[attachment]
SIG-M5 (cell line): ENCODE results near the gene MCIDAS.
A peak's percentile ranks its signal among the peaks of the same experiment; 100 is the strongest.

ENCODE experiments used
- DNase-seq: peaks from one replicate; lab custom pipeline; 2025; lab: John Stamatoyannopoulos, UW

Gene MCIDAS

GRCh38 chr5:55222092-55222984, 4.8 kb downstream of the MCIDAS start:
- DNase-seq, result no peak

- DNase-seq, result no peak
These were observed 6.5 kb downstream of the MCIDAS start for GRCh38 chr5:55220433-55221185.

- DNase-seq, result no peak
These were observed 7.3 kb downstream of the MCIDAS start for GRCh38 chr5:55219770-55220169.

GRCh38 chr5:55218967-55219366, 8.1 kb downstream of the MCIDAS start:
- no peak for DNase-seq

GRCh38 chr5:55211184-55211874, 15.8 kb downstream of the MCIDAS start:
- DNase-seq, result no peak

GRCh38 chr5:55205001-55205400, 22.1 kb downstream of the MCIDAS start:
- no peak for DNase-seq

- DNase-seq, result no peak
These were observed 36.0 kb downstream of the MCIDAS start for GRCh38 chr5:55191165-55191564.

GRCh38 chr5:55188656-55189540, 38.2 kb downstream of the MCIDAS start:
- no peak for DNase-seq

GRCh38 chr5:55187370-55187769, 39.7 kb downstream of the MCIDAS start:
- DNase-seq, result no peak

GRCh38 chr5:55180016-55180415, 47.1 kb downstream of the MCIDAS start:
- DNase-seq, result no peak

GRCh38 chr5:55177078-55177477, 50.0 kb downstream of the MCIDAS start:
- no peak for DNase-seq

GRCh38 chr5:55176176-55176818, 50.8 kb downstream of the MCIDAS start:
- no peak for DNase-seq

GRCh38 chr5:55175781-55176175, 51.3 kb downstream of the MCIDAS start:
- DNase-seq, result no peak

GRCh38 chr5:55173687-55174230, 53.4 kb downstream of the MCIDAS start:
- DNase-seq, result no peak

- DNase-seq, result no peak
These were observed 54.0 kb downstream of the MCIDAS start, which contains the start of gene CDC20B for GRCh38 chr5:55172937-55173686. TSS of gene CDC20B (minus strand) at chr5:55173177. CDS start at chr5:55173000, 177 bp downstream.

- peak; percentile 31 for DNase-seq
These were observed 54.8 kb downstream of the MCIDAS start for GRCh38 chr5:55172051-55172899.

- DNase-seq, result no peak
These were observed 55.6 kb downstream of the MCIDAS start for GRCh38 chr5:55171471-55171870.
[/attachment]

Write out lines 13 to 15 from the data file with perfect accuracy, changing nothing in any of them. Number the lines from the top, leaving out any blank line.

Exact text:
- no peak for DNase-seq

GRCh38 chr5:55211184-55211874, 15.8 kb downstream of the MCIDAS start:
- DNase-seq, result no peak